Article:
RIP Wangari Maatthai

Wangari Maathai: When I first started, it was really an innocent response to the needs of women in rural areas. When we started planting trees to meet their needs, there was nothing beyond that. I did not see all the issues that I have to come to deal with. For me, one of the major reasons to move beyond just the planting of trees was that I have tendency to look at the causes of a problem. We often preoccupy ourselves with the symptoms, whereas if we went to the root cause of the problems, we would be able to overcome the problems once and for all. For instance, I tried to understand why we didn’t have clean drinking water, which I had when I was a child. The link between the rural population, the land, and natural resources is very direct. But when you have bad governance, of course, these resources are destroyed: The forests are deforested, there is illegal logging, there is soil erosion. I got pulled deeper and deeper and saw how these issues become linked to governance, to corruption, to dictatorship.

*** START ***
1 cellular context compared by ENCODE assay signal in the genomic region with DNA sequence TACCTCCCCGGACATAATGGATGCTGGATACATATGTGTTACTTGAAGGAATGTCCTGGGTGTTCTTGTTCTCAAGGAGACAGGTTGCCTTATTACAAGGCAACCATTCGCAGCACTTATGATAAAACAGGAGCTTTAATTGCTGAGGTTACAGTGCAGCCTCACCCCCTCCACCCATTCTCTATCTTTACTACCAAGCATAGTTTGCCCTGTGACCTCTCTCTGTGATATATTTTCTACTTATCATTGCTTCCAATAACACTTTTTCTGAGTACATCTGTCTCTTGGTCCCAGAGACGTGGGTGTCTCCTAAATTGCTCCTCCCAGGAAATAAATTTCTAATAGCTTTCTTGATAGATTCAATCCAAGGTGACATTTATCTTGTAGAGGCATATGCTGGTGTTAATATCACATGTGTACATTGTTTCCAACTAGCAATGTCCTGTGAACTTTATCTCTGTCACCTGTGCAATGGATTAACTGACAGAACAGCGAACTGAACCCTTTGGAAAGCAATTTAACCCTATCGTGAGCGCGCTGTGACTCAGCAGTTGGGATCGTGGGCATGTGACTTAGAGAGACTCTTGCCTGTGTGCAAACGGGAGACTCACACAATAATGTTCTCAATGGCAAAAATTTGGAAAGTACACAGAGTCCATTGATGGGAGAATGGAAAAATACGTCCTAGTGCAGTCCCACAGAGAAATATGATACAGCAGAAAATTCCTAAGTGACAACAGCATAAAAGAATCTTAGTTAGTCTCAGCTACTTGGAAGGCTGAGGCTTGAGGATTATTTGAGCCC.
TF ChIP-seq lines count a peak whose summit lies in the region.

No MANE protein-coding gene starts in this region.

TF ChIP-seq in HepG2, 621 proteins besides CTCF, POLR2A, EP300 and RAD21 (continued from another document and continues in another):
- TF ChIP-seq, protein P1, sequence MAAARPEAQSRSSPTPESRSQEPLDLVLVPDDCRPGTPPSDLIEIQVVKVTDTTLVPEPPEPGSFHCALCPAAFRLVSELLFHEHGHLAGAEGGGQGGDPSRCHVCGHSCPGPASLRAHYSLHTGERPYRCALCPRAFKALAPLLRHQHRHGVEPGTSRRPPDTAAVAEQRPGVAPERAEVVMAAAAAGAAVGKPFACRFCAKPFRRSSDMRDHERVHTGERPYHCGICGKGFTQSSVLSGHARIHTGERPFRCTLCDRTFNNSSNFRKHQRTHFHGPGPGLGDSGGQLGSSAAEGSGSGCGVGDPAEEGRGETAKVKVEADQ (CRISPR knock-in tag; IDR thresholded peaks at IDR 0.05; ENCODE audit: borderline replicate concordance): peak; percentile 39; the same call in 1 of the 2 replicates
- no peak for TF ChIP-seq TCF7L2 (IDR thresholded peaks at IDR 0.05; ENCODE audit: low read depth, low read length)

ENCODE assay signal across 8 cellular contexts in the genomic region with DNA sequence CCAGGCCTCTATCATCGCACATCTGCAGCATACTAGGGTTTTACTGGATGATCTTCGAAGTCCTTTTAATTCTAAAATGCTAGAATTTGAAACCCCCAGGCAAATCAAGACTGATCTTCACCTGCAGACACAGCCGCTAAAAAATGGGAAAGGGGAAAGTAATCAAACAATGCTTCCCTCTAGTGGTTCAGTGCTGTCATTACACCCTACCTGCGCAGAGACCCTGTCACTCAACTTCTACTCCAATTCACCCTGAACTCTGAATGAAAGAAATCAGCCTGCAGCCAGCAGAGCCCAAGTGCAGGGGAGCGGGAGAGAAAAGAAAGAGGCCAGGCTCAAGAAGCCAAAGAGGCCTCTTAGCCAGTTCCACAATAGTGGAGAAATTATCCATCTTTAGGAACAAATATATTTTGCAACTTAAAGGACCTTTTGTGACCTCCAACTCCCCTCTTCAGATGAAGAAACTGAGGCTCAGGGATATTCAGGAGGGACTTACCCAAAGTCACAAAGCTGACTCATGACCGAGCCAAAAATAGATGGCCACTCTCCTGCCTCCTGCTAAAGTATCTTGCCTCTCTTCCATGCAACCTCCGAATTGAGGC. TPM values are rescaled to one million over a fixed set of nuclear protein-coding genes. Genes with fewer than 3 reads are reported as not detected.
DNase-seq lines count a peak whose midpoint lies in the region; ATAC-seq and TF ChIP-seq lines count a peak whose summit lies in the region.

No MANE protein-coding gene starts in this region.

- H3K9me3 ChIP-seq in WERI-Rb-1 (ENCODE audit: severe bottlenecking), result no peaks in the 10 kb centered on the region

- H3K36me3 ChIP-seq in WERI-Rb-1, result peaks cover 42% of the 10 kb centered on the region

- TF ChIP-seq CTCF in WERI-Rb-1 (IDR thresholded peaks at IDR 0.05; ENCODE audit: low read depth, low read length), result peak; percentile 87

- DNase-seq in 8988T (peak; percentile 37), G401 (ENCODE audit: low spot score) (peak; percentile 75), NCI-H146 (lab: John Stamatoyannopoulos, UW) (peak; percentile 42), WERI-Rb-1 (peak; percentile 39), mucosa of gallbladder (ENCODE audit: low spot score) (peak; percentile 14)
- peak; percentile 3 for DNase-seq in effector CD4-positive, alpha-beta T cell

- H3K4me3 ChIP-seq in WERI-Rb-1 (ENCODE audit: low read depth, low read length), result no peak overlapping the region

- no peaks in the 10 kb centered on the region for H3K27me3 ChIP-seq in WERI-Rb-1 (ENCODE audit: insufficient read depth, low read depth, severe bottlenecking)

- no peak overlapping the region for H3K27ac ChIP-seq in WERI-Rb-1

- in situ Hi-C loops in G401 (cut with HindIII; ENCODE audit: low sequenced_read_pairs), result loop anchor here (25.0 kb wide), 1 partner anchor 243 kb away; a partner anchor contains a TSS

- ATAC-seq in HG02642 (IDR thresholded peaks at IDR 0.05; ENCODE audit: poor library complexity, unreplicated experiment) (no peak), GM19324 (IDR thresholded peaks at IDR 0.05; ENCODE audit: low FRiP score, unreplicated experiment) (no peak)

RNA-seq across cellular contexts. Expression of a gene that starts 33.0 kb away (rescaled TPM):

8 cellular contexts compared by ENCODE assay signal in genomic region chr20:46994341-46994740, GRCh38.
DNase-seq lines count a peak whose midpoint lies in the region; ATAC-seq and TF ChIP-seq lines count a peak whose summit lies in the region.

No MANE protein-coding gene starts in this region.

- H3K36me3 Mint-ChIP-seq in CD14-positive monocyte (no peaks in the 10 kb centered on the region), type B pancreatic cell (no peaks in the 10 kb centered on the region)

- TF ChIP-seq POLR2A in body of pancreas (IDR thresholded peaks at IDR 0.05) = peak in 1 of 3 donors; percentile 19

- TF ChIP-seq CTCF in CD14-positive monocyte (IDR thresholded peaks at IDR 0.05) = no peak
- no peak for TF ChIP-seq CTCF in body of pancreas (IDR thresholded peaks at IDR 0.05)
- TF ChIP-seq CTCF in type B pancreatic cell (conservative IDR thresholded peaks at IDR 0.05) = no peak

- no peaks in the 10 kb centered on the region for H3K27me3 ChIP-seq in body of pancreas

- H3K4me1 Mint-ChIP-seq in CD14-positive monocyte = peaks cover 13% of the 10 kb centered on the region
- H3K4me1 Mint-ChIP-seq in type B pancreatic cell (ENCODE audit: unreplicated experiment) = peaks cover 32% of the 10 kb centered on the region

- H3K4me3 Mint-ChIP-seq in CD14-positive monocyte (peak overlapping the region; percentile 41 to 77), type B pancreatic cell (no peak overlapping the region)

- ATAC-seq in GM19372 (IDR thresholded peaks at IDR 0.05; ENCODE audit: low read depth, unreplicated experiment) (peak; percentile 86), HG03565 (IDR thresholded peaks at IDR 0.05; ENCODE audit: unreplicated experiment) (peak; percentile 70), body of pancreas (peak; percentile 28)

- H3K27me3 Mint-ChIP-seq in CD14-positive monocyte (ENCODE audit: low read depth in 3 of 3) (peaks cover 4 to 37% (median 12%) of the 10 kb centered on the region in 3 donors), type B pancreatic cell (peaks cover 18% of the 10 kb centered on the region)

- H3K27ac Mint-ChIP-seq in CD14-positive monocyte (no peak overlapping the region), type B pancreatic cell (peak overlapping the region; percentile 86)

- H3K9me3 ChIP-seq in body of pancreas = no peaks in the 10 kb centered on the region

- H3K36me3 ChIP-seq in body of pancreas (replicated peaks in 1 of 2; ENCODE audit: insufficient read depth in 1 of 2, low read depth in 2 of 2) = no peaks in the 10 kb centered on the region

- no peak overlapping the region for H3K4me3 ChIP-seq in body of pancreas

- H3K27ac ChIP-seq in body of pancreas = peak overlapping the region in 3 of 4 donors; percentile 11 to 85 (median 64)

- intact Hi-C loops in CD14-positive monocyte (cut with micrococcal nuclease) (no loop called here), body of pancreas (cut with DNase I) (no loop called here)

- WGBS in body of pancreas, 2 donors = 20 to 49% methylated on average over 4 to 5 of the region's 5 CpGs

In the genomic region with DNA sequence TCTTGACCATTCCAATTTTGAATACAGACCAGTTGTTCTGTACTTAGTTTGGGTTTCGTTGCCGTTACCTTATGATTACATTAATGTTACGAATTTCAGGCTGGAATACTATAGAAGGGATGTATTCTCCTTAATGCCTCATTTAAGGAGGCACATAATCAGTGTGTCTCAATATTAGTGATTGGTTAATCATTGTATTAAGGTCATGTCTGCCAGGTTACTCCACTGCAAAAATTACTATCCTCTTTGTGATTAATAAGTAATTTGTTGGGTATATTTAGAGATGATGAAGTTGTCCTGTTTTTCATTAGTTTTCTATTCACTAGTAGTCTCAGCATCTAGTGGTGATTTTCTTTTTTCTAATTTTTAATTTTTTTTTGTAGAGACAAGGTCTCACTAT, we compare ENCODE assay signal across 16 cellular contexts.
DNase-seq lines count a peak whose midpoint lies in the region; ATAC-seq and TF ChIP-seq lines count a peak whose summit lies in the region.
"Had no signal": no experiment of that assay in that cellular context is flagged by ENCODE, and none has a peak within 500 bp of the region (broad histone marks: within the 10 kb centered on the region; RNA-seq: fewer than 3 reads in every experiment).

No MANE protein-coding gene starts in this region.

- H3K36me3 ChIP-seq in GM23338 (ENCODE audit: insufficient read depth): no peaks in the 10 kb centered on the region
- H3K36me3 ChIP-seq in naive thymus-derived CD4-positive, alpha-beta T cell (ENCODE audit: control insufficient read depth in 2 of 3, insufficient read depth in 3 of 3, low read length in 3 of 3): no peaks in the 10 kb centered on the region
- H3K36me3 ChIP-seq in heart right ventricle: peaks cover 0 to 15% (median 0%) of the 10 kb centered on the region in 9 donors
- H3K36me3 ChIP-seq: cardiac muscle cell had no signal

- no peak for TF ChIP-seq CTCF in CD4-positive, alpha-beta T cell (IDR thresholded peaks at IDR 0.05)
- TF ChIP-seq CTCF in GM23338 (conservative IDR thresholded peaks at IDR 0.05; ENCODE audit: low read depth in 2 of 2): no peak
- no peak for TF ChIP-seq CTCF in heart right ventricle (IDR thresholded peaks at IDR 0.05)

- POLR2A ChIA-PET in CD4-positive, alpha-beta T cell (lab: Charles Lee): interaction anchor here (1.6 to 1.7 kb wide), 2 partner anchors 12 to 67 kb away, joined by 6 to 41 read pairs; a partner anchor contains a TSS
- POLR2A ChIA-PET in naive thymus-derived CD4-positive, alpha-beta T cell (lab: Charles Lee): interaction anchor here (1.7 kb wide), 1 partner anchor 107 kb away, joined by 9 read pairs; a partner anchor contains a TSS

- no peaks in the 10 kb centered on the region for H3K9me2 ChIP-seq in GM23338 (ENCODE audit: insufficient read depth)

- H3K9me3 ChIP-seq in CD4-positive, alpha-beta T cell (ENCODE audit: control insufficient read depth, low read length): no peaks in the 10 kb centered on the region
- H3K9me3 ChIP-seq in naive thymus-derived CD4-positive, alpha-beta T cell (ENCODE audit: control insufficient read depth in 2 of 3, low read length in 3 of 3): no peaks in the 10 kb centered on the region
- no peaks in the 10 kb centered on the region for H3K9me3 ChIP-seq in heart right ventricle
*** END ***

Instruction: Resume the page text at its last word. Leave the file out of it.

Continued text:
John Barrett/Globe Photos/Zuma

I began to appreciate that there was something that inspired and sustained the GBM (Green Belt Movement) and those participating in its activities over the years. Many people from different communities and regions reached out to us because they wanted us to share the approach with others. I came to realize that the work of the GBM was driven by certain intangible values. These values were: love for the environment; a gratitude and respect for Earth’s resources; a capacity to empower and better oneself; and a spirit of service and volunteerism. Together, these values encapsulate the intangible, subtle, nonmaterialistic aspects of the GBM as an organization. They enabled us to continue working, even through the difficult times.

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